Long may it last.
Back home at the end of their first day the kids didn't feel like smiling for the camera anymore, preferring to ham it up. But truly, they'd had a good day...
Next instalment, First Day at The Other School, coming soon...
Monday, 26 January 2009
And now I have not only my big Little Man going back to school, but our Princess begins Prep tomorrow too. She's very excited, though she admitted to me tonight that she was feeling "a little bit nervous about it". We're all prepared, her new teacher and teacher's aides are prepared, after two years of kindy I think Princess really is quite prepared. And yet I still have no idea what to expect. Lucky for me though, I know Princess will work it out.
One of the best things that happened during the holidays - Princess finally got her first ever manual wheelchair, and of course, it's pink!
Until recently, Princess has been getting around in a supportive stroller, and while it's been very useful, there was no way she was going to go to big school in a stroller! That's for babies! So after several months of measurements, waiting for funding applications to process and of course the wheelchair to be custom made, we finally have it, just in time for the start of school.
I wondered if I might feel sad about the finality of Princess having a wheelchair - the fact is that she is unlikely to ever be able to walk, though we could kind of pretend when she was only in a stroller like so many other very young children...
But nope, I am actually excited about the wheelchair. A wheelchair means an instant explanation - yes, my daughter is special, yes, she uses a wheelchair, end of story. No need for sidelong glances from strangers wondering why does that child still use a stroller at her age?
She looks great in it too, don't you think? (The pics were taken when we were flying kites on our beach holiday on Queensland's Sunshine Coast).
And the company that made the wheelchair have only just introduced pink as a frame colour, and Princess has the first one out of the factory (they've got orders for at least 12 more so far). We've been told they've officially named the colour after her. How cool is that!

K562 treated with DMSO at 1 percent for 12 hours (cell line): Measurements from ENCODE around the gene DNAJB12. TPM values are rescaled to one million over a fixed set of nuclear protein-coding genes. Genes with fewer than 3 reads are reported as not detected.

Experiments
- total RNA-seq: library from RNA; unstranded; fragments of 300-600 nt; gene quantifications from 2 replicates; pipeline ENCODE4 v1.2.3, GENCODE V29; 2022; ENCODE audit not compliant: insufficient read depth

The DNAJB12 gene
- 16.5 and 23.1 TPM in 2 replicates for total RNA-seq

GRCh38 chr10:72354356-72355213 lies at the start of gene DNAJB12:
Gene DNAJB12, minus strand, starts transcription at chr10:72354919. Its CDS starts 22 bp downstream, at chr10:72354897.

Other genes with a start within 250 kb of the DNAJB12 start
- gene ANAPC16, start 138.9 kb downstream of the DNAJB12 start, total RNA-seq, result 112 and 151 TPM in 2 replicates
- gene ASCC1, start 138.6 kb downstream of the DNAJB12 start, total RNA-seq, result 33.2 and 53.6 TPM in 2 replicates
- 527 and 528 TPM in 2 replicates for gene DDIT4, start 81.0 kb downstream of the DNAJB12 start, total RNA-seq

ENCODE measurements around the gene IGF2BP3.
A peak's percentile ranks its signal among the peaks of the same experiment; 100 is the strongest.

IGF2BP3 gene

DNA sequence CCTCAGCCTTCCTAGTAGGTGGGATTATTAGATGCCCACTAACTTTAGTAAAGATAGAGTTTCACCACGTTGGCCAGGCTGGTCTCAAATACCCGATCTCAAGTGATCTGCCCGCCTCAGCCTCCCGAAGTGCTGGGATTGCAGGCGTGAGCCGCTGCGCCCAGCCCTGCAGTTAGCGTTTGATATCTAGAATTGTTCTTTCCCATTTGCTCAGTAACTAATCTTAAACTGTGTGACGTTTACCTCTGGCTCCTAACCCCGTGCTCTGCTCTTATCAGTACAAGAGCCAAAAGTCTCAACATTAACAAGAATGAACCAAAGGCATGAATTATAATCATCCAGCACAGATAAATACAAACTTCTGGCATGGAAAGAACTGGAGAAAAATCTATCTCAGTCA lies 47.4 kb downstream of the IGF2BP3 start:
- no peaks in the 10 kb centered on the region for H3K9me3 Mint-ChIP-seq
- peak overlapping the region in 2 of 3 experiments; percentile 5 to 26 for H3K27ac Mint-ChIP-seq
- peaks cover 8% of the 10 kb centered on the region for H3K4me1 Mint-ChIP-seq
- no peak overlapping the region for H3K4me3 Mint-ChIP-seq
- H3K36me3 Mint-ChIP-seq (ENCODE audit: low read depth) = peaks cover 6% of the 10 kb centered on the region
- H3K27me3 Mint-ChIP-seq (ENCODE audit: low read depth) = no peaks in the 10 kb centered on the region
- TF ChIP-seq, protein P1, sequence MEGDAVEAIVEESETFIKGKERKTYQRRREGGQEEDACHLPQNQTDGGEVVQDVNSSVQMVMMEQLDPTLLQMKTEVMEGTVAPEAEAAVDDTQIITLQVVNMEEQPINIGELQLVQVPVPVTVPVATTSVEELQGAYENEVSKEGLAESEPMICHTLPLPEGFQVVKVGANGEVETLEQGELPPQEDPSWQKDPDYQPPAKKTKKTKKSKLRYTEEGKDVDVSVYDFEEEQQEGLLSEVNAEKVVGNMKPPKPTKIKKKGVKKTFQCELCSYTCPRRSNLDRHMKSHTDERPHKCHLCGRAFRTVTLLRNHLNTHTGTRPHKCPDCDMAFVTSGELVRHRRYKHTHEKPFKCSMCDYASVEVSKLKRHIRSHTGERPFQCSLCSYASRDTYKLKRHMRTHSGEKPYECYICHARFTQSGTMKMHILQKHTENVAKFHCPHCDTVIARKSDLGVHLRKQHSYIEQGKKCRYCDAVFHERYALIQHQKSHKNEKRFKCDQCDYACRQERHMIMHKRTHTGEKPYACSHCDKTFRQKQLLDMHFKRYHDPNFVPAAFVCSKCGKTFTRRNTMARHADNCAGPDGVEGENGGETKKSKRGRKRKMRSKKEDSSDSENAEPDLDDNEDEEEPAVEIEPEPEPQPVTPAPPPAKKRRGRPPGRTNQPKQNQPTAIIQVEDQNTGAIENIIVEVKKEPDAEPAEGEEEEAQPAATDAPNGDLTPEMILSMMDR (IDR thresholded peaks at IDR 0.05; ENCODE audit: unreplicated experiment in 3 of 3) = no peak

Friday, 9 January 2009
Friday, 2 January 2009
There we were, driving to a friend's New Year's Eve party, our three kids in the back seat, Darling Hubby at the wheel, and me texting felicitous messages from my mobile phone. I commented how quiet it seemed - we were the only car on a usually quite busy road. Suddenly, Darling Hubby slows the car.
And here's the funny bit. A sleek, JET BLACK CAT had decided to step out on the road right in front of us, slowly amble all the way across with its head held high and tail in the air, and having safely made it all the way across our bit of road, disappeared into the night.
Darling Hubby and I looked at each other. Not known for his optimism, DH stated "That's our year ahead, then."
Now, I don't consider myself a superstitious person in general (though I have been known to knock on wood on many occasions).
But I've decided I'm going to accept this Black Cat Crossing Our Path as gesture of goodwill. It's good luck. We didn't run it over, so that's got to be good. It looked happy enough, not sinister or ill-willed, and I've seen some terribly-mooded cats in my time. And in fact, this cat seemed to be so deliberately flaunting its black-cattedness as it crossed our path, I think it was actually saying to us, "Notice me, because I am a portent of all things good to happen for you on this eve of 2009 - a propitious future is coming your way".
And anyway, the next morning we were swimming in my mother's pool when the children noticed four butterflies dancing around us in the bright morning light. Princess rightly pointed out that having butterflies dancing around you is such very good luck, and would make any bad luck caused by any black cat go away. And Chuckles shrewdly followed up this sentiment with "Butterflies eat black cats" (well, it was more "buffwies eat bwack cat", but you get my drift).
So I'm looking forward to 2009.
2008 was a very challenging year for us. And I'm sure 2009 will be no less challenging. But I'm ready to face it with a spring in my step. That black cat didn't appear for nothing.
Not that I'm superstitious.
And I wish you all a propitious new year too.